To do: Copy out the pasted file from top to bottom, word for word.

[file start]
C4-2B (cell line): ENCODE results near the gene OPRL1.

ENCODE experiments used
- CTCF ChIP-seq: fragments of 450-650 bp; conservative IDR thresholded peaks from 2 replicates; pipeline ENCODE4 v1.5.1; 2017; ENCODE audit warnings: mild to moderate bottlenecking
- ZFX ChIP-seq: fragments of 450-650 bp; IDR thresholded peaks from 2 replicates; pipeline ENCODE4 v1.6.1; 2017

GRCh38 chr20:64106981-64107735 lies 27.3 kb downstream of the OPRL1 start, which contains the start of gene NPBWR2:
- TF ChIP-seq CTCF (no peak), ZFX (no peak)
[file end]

C4-2B (cell line): ENCODE results near the gene OPRL1.

ENCODE experiments used
- CTCF ChIP-seq: fragments of 450-650 bp; conservative IDR thresholded peaks from 2 replicates; pipeline ENCODE4 v1.5.1; 2017; ENCODE audit warnings: mild to moderate bottlenecking
- ZFX ChIP-seq: fragments of 450-650 bp; IDR thresholded peaks from 2 replicates; pipeline ENCODE4 v1.6.1; 2017

GRCh38 chr20:64106981-64107735 lies 27.3 kb downstream of the OPRL1 start, which contains the start of gene NPBWR2:
- TF ChIP-seq CTCF (no peak), ZFX (no peak)